Maybe this last date clicked. Ha! What were the odds? Better get this over with. Maybe a brainstorm would come to me, and I’d be able to match Caid and save my big butt.
I pushed away from my desk. Taking a deep breath, I pasted a bright smile on my face and opened the door. “Caid? Sorry for keeping you waiting. You can come in now.”
Sprawled in a chair, the Dakonian flashed a sinful smile. “No problem, beautiful. You’re worth the wait.” He lumbered to his feet and sauntered into my office, ducking to avoid hitting his head.
“What’s that smell?” I sniffed.
“Panther Cologne…the scent that drives women wild. Is it working?” He winked, leaned in close, and whispered, “You dropped something.”
I glanced at the floor, and my hand went to my ear. No, not my earring. “What?”
“A piece of my heart.” Dark-brown eyes fixed on my face, and leathery horns pulsed.
Pickup lines didn’t get any cheesier, and this alien Lothario probably flirted with every woman, but my breathing hitched, and my cheeks heated.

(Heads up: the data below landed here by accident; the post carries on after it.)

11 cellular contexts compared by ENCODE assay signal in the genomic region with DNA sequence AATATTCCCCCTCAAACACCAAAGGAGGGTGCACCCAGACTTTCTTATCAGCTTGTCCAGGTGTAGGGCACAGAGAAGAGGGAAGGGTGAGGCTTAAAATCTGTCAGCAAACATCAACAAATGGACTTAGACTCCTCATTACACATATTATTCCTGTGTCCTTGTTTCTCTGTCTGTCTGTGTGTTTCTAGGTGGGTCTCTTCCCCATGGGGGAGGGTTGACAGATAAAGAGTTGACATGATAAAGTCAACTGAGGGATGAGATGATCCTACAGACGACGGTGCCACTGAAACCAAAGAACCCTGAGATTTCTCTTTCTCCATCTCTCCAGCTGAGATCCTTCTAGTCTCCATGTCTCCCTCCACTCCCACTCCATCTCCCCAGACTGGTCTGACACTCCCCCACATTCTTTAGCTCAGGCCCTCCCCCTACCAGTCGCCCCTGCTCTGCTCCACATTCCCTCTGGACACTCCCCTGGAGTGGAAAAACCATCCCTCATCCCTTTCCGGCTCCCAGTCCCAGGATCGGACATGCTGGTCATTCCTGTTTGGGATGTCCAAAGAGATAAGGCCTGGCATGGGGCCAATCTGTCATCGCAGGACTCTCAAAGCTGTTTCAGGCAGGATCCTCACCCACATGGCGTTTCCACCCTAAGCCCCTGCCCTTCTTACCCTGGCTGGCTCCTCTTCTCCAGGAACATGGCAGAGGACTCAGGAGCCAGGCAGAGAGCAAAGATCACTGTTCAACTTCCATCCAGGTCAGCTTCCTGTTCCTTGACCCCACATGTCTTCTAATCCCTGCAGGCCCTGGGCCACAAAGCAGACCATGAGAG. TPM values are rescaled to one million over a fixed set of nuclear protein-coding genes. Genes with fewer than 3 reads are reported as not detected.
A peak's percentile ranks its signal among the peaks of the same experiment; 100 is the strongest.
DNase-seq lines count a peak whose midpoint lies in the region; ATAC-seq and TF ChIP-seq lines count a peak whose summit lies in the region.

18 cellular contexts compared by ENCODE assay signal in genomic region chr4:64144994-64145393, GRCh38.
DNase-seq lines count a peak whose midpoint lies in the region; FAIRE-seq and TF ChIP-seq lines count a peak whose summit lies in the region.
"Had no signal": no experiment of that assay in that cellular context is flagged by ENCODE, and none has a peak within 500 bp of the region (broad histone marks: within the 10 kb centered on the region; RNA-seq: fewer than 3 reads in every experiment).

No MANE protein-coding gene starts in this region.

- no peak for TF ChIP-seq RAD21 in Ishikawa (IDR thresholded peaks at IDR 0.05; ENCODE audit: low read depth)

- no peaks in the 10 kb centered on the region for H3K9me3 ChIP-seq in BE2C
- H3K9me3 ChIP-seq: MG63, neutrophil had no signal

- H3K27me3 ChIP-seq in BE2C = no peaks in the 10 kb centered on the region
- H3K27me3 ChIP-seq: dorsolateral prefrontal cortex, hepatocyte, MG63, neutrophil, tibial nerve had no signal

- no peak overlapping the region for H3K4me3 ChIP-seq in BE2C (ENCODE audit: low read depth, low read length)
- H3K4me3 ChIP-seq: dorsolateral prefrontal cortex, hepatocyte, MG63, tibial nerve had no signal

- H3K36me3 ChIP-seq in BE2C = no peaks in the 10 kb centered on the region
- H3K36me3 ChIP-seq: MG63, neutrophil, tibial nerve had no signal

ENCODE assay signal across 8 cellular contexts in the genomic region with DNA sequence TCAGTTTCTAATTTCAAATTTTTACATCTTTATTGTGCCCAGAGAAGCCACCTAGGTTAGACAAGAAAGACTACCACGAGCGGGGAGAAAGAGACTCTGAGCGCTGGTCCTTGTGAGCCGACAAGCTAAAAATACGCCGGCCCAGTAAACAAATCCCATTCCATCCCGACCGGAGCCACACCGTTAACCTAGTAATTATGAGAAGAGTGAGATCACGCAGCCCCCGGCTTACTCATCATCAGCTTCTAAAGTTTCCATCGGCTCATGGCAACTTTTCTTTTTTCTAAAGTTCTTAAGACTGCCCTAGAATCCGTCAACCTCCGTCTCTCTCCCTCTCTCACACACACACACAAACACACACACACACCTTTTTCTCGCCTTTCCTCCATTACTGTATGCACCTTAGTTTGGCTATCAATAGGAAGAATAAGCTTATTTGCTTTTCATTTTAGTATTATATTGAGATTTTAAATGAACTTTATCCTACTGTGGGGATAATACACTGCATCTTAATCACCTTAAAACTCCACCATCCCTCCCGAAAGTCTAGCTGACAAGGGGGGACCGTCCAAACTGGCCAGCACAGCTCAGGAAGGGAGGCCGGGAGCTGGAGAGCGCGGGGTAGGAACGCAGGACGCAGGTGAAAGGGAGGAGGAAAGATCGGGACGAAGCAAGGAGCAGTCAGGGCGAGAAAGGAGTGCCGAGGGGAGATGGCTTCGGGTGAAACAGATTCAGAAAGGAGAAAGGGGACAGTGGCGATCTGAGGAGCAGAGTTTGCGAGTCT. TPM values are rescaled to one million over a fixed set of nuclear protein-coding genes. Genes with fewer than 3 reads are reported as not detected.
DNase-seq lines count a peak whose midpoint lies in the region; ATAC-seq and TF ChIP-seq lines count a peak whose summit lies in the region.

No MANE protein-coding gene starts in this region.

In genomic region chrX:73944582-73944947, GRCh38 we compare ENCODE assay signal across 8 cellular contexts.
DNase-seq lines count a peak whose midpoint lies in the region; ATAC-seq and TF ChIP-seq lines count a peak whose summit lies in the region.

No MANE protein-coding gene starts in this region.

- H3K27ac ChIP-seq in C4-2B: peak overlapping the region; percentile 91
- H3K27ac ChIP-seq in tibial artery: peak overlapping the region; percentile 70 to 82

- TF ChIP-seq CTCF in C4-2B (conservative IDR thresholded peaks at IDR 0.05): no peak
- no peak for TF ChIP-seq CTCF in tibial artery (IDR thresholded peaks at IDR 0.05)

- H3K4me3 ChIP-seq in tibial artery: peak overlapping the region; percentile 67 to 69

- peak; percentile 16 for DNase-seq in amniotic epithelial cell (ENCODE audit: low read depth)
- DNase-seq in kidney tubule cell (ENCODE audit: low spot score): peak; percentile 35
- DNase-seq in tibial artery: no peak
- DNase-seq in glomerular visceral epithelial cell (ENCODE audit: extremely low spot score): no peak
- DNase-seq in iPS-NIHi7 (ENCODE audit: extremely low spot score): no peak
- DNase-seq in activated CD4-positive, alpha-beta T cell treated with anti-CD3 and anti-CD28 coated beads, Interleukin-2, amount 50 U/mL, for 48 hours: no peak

“Sit down, Caid.” I gestured to a chair and shut the door—then opened it to signal he shouldn’t get any ideas. Then I shut it again. I never knew what would come out of his mouth.
“Something wrong with the door?” He folded himself into the too-small guest chair but managed to look perfectly comfortable.
And sexy-as-sin. Forget six-pack abs, Caid had a whole freakin’ case of muscles. Most Dakonians preferred their native attire, buckskins made from kel, an animal on their planet, but, Caid had adopted Earth fashion from the beginning.
Today he wore a black Henley that tautened across his broad, brawny chest and bulging guns. He stretched out his long, powerful legs, and I couldn’t help but notice how his faded blue jeans cupped him in all the places I shouldn’t be checking out.
I tore my gaze away and took cover behind my desk. “So, you had a date last night. With”—I pretended to check my computer—“Loretta.” I already had the deets on the summa cum laude Miss Galaxy winner who’d surrendered her crown to found an organization to end world hunger. I’d handpicked her for him. She was slim, beautiful, accomplished, personable, poised—everything I wasn’t. If reincarnation existed, I hoped I came back as Loretta. “How did it go? Did you like her?”
Muscles flexed as he shrugged his broad shoulders, and my mouth went dry. Every woman’s dream, he was way out of my league. Who was I kidding? I had no league; I couldn’t even attract the bottom feeders.